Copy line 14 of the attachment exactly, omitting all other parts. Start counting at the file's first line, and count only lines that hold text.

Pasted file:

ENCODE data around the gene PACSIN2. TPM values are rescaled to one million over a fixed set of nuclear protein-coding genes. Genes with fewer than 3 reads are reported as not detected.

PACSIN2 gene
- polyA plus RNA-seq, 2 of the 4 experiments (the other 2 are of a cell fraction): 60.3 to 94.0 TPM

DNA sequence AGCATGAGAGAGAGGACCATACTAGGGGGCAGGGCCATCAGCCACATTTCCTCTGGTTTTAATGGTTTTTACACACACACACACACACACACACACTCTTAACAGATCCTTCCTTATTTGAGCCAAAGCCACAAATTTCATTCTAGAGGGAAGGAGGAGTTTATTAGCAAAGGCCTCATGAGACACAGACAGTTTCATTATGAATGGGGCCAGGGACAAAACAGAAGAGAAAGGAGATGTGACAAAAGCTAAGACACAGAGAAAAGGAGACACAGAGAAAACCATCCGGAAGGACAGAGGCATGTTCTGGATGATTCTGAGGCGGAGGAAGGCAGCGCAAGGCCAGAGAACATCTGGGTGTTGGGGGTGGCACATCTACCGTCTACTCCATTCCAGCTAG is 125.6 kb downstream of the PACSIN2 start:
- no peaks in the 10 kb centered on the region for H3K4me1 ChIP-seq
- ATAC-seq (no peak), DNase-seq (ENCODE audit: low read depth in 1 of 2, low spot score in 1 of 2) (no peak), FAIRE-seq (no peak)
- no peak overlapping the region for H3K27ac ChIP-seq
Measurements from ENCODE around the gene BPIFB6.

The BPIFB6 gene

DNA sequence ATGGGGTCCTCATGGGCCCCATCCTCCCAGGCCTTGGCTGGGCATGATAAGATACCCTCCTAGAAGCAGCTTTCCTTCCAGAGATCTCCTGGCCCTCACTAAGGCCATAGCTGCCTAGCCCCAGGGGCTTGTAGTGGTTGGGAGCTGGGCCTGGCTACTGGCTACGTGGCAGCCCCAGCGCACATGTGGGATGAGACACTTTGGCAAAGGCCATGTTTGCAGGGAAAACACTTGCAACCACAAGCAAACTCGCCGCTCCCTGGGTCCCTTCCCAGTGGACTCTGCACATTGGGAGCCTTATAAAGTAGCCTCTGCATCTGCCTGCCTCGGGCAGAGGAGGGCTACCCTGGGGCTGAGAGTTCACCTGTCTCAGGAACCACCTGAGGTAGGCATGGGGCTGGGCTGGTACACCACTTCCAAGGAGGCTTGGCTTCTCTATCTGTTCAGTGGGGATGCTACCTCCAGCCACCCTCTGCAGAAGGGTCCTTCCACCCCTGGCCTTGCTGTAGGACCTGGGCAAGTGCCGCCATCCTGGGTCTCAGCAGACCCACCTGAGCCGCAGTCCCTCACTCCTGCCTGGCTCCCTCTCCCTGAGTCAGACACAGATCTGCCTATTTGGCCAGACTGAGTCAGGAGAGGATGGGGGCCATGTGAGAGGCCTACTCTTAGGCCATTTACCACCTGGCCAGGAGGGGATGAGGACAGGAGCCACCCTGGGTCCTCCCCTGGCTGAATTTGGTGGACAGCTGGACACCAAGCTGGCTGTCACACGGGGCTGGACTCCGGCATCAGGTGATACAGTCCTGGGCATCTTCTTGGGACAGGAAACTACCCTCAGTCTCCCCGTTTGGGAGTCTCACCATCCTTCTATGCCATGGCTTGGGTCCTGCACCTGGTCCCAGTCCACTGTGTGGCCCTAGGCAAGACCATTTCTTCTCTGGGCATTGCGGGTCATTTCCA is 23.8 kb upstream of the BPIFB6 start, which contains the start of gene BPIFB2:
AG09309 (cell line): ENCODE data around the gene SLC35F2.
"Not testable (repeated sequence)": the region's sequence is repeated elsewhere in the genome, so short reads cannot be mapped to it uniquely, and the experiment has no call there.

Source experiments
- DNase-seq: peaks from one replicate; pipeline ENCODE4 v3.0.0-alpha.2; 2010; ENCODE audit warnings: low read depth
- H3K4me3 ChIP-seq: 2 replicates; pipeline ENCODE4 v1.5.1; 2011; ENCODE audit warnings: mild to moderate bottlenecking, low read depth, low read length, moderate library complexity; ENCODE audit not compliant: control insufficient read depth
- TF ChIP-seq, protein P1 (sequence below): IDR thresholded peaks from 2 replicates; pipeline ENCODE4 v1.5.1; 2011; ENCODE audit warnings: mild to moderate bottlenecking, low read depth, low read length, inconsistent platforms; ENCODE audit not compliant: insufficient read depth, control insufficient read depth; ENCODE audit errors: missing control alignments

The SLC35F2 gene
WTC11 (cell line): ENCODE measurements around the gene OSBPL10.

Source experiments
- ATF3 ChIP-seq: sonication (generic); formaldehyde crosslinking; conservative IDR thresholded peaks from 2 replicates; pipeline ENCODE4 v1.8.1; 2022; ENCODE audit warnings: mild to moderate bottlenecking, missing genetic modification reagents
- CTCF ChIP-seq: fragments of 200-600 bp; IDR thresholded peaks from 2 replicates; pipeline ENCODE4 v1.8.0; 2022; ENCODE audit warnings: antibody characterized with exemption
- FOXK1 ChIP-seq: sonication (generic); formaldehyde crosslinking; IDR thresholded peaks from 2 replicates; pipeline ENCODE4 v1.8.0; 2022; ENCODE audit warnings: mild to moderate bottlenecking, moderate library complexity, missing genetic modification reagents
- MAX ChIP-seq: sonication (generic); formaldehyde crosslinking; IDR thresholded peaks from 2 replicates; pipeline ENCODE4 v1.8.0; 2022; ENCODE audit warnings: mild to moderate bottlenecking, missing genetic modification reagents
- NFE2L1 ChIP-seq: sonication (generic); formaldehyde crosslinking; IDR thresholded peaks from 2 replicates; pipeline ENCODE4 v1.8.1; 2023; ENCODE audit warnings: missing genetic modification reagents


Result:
- DNase-seq: peaks from one replicate; pipeline ENCODE4 v3.0.0-alpha.2; 2010; ENCODE audit warnings: low read depth